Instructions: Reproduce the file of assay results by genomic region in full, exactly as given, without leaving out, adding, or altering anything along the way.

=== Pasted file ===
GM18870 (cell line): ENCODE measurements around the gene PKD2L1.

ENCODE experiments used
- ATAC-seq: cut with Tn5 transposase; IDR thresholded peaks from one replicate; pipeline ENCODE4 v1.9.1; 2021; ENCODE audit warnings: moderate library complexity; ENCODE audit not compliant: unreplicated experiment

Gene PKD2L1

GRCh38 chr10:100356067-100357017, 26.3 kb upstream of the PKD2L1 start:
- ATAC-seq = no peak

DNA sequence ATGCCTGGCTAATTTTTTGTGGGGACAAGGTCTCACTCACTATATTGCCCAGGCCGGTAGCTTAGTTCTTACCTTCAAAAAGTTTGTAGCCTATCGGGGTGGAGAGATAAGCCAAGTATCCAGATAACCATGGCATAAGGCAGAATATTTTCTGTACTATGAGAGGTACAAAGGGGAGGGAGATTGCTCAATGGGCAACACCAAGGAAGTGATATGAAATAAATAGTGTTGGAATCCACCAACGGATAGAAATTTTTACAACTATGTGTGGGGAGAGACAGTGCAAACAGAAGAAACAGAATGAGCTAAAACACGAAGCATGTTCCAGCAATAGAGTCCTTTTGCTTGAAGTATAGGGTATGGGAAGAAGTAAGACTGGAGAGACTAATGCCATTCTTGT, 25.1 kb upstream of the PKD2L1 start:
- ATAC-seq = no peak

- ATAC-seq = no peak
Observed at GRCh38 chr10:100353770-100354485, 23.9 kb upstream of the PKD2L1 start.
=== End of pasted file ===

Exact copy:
GM18870 (cell line): ENCODE measurements around the gene PKD2L1.

ENCODE experiments used
- ATAC-seq: cut with Tn5 transposase; IDR thresholded peaks from one replicate; pipeline ENCODE4 v1.9.1; 2021; ENCODE audit warnings: moderate library complexity; ENCODE audit not compliant: unreplicated experiment

Gene PKD2L1

GRCh38 chr10:100356067-100357017, 26.3 kb upstream of the PKD2L1 start:
- ATAC-seq = no peak

DNA sequence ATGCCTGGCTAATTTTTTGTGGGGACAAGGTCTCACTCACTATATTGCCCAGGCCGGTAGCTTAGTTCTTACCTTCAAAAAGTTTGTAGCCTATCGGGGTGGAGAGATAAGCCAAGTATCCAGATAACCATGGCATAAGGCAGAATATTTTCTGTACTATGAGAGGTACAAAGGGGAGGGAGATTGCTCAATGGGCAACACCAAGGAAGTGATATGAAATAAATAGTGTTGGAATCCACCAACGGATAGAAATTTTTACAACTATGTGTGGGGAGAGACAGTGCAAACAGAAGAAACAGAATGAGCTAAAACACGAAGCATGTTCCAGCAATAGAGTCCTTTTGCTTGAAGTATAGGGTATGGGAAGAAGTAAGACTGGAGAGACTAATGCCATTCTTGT, 25.1 kb upstream of the PKD2L1 start:
- ATAC-seq = no peak

- ATAC-seq = no peak
Observed at GRCh38 chr10:100353770-100354485, 23.9 kb upstream of the PKD2L1 start.